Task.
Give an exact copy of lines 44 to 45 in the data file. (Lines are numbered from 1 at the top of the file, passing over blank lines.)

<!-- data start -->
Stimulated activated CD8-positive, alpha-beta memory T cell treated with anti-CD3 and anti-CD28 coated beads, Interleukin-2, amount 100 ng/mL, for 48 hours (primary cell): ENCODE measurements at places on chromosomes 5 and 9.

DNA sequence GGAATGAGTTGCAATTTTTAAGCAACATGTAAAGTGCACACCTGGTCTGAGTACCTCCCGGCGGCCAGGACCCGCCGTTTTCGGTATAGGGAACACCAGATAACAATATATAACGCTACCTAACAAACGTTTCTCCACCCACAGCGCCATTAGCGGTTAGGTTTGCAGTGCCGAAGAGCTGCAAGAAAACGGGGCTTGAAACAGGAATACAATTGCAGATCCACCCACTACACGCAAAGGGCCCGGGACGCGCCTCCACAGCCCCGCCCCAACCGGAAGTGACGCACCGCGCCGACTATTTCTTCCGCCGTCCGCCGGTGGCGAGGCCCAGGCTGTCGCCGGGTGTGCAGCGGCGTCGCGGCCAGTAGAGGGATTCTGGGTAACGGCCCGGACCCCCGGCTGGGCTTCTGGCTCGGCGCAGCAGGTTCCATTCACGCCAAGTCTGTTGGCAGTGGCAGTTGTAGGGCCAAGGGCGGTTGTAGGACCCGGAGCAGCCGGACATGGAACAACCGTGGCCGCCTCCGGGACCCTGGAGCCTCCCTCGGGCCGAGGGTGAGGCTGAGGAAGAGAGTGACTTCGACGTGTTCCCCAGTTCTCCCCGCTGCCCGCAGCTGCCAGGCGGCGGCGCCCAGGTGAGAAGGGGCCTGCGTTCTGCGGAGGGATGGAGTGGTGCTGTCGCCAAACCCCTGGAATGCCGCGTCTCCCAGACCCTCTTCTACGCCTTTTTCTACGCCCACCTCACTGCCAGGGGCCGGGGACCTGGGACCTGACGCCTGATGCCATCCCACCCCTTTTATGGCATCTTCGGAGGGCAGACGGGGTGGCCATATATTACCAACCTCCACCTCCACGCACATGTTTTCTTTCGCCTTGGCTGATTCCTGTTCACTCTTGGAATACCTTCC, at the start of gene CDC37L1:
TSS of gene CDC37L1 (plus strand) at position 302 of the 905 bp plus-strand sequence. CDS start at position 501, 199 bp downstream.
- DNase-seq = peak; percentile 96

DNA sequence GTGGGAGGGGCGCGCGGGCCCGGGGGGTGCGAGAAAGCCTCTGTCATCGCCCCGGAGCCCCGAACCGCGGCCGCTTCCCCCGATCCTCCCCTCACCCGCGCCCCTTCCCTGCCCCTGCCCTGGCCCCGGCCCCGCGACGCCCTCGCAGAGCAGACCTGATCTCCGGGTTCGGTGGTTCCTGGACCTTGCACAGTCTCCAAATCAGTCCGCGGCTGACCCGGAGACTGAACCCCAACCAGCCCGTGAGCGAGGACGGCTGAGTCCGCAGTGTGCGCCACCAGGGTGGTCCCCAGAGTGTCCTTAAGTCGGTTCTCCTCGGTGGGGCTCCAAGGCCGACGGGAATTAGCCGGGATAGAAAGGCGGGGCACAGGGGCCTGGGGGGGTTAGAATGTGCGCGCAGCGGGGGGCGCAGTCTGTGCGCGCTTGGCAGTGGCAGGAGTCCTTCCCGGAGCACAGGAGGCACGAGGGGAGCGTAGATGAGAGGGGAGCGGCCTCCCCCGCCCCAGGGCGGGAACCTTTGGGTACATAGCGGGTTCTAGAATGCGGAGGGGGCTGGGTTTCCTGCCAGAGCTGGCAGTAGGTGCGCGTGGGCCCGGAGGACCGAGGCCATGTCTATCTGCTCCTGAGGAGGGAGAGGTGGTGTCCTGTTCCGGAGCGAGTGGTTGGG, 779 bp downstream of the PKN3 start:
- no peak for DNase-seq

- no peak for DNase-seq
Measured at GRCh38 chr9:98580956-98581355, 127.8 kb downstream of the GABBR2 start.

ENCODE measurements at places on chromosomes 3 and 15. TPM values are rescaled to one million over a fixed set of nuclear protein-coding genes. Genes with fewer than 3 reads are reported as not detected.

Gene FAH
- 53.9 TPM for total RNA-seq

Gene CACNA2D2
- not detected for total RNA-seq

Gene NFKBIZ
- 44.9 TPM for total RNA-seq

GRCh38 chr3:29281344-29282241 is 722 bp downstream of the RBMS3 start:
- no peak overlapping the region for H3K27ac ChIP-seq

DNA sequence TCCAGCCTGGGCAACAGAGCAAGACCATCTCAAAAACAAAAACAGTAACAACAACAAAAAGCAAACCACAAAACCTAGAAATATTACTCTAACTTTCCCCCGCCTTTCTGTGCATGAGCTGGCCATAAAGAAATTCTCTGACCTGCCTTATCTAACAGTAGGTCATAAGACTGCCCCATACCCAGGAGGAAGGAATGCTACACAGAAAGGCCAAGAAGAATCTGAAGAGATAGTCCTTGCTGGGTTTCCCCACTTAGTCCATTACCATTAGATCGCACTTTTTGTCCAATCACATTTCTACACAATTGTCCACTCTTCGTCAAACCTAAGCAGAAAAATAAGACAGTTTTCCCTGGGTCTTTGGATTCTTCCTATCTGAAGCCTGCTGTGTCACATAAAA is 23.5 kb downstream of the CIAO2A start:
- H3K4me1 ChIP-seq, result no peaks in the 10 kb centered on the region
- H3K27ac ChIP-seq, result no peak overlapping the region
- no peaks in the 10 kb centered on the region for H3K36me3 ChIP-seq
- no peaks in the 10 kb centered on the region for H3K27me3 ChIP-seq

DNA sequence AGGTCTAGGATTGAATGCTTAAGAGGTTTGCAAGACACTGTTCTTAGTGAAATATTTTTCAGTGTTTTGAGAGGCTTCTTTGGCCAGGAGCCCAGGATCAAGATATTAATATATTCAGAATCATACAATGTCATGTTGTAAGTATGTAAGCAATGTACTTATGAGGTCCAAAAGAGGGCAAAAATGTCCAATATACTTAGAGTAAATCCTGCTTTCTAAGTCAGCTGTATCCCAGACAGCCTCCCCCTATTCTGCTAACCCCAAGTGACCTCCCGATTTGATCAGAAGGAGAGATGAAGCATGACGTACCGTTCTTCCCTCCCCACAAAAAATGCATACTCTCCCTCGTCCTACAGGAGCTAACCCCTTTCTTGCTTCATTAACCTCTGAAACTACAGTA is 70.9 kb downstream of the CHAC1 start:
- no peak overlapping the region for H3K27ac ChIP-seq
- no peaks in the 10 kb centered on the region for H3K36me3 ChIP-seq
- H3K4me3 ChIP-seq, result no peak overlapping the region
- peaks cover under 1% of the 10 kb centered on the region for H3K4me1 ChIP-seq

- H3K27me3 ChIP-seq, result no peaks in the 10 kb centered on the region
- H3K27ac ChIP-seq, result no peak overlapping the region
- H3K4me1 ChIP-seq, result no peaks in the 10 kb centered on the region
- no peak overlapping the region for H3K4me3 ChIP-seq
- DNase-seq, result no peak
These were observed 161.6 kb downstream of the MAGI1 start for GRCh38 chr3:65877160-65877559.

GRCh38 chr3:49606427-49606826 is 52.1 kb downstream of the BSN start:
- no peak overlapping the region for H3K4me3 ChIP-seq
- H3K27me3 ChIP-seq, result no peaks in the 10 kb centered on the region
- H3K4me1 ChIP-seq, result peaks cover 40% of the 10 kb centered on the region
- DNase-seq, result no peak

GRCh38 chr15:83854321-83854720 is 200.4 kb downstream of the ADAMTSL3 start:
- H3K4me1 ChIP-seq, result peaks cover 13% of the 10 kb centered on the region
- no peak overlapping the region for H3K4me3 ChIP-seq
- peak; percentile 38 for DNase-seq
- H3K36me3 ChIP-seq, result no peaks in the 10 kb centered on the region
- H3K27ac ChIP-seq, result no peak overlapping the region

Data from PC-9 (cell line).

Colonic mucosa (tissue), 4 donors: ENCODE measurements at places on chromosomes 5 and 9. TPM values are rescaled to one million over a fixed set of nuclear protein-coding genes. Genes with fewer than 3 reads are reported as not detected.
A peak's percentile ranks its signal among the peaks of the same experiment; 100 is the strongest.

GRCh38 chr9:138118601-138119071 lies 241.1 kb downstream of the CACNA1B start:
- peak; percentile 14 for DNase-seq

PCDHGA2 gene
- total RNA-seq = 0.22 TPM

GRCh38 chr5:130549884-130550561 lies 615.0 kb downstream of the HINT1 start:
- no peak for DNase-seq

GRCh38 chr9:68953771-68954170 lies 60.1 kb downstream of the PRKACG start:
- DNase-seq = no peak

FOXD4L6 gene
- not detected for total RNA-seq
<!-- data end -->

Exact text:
- H3K27ac ChIP-seq, result no peak overlapping the region

Data from PC-9 (cell line).